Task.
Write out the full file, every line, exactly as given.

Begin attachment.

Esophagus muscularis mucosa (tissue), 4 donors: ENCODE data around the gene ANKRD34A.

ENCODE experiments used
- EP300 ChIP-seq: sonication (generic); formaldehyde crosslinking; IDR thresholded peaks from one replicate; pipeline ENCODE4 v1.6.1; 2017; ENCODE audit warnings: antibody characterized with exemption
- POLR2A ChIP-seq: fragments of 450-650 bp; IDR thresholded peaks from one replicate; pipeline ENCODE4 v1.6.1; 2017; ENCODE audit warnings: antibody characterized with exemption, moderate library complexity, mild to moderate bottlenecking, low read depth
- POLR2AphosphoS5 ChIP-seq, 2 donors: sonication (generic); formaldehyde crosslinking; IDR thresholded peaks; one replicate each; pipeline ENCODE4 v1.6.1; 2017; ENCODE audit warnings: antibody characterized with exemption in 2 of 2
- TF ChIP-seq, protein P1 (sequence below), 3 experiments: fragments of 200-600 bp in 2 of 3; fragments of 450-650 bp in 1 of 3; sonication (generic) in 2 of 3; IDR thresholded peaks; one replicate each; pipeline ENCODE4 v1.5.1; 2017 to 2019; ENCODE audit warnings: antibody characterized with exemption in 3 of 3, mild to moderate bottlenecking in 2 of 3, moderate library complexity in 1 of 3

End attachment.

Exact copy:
Esophagus muscularis mucosa (tissue), 4 donors: ENCODE data around the gene ANKRD34A.

ENCODE experiments used
- EP300 ChIP-seq: sonication (generic); formaldehyde crosslinking; IDR thresholded peaks from one replicate; pipeline ENCODE4 v1.6.1; 2017; ENCODE audit warnings: antibody characterized with exemption
- POLR2A ChIP-seq: fragments of 450-650 bp; IDR thresholded peaks from one replicate; pipeline ENCODE4 v1.6.1; 2017; ENCODE audit warnings: antibody characterized with exemption, moderate library complexity, mild to moderate bottlenecking, low read depth
- POLR2AphosphoS5 ChIP-seq, 2 donors: sonication (generic); formaldehyde crosslinking; IDR thresholded peaks; one replicate each; pipeline ENCODE4 v1.6.1; 2017; ENCODE audit warnings: antibody characterized with exemption in 2 of 2
- TF ChIP-seq, protein P1 (sequence below), 3 experiments: fragments of 200-600 bp in 2 of 3; fragments of 450-650 bp in 1 of 3; sonication (generic) in 2 of 3; IDR thresholded peaks; one replicate each; pipeline ENCODE4 v1.5.1; 2017 to 2019; ENCODE audit warnings: antibody characterized with exemption in 3 of 3, mild to moderate bottlenecking in 2 of 3, moderate library complexity in 1 of 3